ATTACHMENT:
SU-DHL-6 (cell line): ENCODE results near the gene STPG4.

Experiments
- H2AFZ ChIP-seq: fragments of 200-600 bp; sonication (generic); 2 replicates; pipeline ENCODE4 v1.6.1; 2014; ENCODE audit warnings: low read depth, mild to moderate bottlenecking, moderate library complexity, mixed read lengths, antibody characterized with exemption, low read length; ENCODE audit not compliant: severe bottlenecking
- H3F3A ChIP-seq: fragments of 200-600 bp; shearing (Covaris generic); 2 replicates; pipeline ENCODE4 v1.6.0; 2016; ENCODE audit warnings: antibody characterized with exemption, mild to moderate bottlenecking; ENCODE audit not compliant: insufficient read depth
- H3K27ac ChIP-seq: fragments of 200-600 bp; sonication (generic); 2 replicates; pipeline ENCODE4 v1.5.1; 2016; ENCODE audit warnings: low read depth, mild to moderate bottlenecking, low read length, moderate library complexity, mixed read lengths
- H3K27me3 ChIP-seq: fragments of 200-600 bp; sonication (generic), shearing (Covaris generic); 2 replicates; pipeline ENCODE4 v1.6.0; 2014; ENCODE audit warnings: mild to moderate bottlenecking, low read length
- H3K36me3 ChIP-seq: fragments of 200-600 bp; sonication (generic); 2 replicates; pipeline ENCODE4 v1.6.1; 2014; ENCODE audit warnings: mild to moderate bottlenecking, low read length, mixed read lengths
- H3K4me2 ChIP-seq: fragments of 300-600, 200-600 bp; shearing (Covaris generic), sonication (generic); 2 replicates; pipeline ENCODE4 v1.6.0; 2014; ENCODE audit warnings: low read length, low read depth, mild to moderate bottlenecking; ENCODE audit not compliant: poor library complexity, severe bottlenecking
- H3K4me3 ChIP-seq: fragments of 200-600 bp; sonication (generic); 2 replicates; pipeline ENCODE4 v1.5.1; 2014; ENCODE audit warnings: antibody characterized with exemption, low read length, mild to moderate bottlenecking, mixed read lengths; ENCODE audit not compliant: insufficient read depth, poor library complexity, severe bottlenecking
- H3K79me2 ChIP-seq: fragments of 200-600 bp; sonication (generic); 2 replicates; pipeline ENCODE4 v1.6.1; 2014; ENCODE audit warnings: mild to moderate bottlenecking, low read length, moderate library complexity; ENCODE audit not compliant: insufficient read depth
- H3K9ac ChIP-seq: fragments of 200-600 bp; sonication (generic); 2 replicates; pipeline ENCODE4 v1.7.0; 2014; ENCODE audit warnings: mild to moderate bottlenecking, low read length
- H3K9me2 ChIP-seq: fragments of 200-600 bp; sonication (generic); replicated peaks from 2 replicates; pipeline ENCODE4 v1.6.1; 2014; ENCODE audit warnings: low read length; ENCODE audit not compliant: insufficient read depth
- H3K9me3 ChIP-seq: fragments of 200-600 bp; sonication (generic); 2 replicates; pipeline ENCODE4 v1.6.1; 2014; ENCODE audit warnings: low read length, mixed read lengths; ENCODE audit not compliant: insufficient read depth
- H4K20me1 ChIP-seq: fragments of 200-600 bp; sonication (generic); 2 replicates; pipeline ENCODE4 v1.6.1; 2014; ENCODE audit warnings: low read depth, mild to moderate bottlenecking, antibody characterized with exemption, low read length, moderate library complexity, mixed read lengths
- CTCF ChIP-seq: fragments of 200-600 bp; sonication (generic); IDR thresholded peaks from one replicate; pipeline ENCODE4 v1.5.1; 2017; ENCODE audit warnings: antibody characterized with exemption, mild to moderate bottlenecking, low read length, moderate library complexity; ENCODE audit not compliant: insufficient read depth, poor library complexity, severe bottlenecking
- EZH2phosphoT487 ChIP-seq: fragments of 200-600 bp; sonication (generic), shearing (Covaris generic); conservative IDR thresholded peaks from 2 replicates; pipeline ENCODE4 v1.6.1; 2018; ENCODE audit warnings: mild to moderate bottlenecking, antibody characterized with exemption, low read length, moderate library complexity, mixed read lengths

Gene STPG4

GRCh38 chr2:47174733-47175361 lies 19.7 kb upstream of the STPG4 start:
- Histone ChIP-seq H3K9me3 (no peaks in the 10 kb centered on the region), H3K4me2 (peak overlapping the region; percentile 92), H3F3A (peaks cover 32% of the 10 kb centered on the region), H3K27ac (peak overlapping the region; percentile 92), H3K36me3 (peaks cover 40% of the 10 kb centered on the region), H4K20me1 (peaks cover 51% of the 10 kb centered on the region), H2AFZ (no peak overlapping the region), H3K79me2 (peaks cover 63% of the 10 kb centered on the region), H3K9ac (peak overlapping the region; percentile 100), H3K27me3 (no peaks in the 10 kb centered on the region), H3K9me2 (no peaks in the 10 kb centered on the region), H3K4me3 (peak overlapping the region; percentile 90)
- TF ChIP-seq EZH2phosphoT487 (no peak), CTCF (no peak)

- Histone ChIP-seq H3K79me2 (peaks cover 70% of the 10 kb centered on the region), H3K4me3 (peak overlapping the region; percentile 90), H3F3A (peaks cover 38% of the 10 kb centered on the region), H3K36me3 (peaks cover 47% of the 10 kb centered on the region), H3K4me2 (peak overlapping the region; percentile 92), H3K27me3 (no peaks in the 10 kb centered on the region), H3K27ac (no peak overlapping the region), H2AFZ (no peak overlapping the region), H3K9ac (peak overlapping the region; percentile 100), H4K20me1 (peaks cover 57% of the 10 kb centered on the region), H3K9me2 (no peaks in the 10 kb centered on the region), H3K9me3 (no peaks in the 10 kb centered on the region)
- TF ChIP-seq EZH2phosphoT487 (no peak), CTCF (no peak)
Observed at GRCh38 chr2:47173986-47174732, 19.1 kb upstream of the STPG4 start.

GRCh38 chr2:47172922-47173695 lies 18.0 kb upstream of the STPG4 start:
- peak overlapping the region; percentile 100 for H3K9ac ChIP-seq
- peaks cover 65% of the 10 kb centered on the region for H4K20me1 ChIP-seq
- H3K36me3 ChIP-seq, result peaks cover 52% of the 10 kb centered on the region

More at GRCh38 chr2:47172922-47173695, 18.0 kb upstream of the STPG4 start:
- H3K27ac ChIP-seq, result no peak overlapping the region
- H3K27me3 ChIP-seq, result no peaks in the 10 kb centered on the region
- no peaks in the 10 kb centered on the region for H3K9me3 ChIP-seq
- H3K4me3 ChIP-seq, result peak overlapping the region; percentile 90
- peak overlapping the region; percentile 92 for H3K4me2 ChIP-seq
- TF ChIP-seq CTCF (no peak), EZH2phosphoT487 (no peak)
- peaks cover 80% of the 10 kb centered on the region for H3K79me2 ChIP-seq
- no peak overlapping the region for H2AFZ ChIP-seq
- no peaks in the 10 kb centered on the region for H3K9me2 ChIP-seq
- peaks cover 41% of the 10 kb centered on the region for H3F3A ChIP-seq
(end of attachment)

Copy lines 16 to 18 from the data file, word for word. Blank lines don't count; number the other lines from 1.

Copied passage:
- EZH2phosphoT487 ChIP-seq: fragments of 200-600 bp; sonication (generic), shearing (Covaris generic); conservative IDR thresholded peaks from 2 replicates; pipeline ENCODE4 v1.6.1; 2018; ENCODE audit warnings: mild to moderate bottlenecking, antibody characterized with exemption, low read length, moderate library complexity, mixed read lengths

Gene STPG4

GRCh38 chr2:47174733-47175361 lies 19.7 kb upstream of the STPG4 start: